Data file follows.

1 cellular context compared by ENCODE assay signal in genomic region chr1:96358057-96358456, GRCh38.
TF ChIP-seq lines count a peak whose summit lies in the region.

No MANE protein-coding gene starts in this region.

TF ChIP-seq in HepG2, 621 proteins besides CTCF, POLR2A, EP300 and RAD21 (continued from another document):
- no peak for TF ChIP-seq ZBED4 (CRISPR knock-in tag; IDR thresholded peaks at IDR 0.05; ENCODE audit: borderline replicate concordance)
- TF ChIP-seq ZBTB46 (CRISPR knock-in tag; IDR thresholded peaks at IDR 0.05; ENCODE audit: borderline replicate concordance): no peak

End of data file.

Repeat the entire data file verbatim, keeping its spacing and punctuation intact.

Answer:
1 cellular context compared by ENCODE assay signal in genomic region chr1:96358057-96358456, GRCh38.
TF ChIP-seq lines count a peak whose summit lies in the region.

No MANE protein-coding gene starts in this region.

TF ChIP-seq in HepG2, 621 proteins besides CTCF, POLR2A, EP300 and RAD21 (continued from another document):
- no peak for TF ChIP-seq ZBED4 (CRISPR knock-in tag; IDR thresholded peaks at IDR 0.05; ENCODE audit: borderline replicate concordance)
- TF ChIP-seq ZBTB46 (CRISPR knock-in tag; IDR thresholded peaks at IDR 0.05; ENCODE audit: borderline replicate concordance): no peak